By Andrea Scherpich
SpouseLink Ambassador
& Guest Blogger

As of February, the orders were in and the excitement of a new duty station was mounting as we prepared for the biggest move of my husband’s 15-year military career. We put our name on the housing list, asked questions on the Facebook pages and started making reservations for our cross-country trip from the West Coast to the East Coast. This was going to be an adventure! All that excitement lasted until the moment a friend said to me, “but you are going to be so far from the big kids.” It hit me like an ice-cold water balloon. I was going to go from 900 miles to almost 3,000 miles away from my two college-aged kids. Nobody talks about that. The sadness of course, but also the logistics of planning a summer move while your kids are home from college. So, we changed gears and started the process of moving ourselves while making sure they were taken care of.

The first challenge we faced was where they would live all summer. We were moving cross-country and they both have cars and their stuff. Logistically, it did not make sense to travel across the country with us. They both started applying for summer internships and jobs. I was beyond stressed because I couldn’t help them as much as I wanted to, but my husband kept reminding me that we raised smart, independent humans and they would figure it out… and guess what? They did! They both landed great summer positions that included housing and a paycheck. We couldn’t have asked for more. Our son found work at a summer camp, which is perfect for a forestry major, and our girl began interning for a law firm and is loving getting an inside look into her future as a lawyer!

The kids both arrived home from school the first week of May so we had about a month to get all their ducks in a row while we were still on the West Coast. We made a list and set out to get them ready to be more independent then they have ever been. Last year, we managed to visit them three times and they came home three times, so we saw them a ton. This year it will be a lot longer between trips! Some of the things we had to do included updating their TRICARE to their school address (last year they kept their doctor in California) finding a new doctor, eye doctor, and dentist. We took them shopping for summer essentials and stocked them up for anything they needed for a summer on their own. We also made sure to get both of their vehicles tuned up and ready for the huge amount of driving they would be doing! This was all happening while we were preparing ourselves and our youngest for our own move.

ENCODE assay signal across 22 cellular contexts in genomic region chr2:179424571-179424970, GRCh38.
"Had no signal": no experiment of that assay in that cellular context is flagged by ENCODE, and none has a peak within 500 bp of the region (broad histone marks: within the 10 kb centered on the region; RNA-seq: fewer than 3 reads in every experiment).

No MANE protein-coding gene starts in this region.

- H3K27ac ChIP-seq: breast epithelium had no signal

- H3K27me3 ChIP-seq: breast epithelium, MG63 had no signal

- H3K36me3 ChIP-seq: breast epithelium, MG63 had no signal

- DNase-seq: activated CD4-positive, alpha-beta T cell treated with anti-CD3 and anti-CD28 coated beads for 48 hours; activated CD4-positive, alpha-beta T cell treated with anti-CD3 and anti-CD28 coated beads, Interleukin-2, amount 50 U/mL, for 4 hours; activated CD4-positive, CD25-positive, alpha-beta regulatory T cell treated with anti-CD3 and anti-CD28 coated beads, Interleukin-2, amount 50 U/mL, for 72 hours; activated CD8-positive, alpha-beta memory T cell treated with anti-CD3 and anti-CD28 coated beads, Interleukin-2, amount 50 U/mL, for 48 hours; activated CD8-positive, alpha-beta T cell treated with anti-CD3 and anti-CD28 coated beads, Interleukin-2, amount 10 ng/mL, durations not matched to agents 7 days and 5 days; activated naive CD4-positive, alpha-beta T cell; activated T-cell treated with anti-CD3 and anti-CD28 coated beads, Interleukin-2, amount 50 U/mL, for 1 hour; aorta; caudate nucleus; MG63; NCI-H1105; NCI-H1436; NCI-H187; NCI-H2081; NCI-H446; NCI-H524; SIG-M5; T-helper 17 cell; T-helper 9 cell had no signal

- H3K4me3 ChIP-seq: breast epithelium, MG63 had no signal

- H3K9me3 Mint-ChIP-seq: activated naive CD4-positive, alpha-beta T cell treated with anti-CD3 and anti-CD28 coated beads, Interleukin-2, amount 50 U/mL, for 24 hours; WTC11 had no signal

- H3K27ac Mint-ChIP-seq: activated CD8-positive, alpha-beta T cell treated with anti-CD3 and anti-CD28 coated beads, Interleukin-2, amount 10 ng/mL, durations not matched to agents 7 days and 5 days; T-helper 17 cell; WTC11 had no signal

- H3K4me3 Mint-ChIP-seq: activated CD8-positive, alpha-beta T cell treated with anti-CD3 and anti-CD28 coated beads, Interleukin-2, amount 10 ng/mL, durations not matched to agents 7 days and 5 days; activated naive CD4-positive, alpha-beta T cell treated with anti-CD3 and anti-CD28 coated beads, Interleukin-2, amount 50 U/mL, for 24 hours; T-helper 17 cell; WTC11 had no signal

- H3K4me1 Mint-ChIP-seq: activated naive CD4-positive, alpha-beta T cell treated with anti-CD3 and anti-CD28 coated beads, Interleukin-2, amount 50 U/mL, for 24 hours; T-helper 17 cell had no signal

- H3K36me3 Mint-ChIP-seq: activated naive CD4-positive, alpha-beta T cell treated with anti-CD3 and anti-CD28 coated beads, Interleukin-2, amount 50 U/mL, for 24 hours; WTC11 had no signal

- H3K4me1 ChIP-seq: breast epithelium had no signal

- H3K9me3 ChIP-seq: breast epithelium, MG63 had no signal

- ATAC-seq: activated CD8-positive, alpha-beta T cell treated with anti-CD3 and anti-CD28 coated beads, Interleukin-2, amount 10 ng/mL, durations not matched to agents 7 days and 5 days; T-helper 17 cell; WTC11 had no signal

The month of May flew by, we talked and played games, and spent as much time as possible together before both kids had to head off to their summer commitments and we had to head off on our trip. It was such a wonderful time with them, and was really fun to get to be friends with them as well as parents. And then it was time for us all to leave each other, and this is really the part you don’t know is coming. They got in their cars and headed out. 

When we dropped them off at college a year ago, we knew that we would see them again soon. But this time was different. It is a whole other feeling to have them pull out of the driveway knowing this was the last house where they would ever live with us full time. This is the longest we will go without seeing them, and the farthest we have ever lived from them. Nobody really talks about that part of military life — the part where you pack up your life and leave behind a small piece of your heart. We have become accustomed to saying goodbye to friends and family over the years, of course, but it just hits different when it’s your child. 

We will love our new East Coast home and this adventure, and we will explore the world around us with open hearts and minds, but there will always be a little something missing. That my friends is what no one ever told me. 

Meet SpouseLink
Ambassador Andrea

She served as our representative at Twentynine Palms, CA for 5 years and is currently at Camp Pendleton, CA. Connect with her for insights about the areas she’s lived in.


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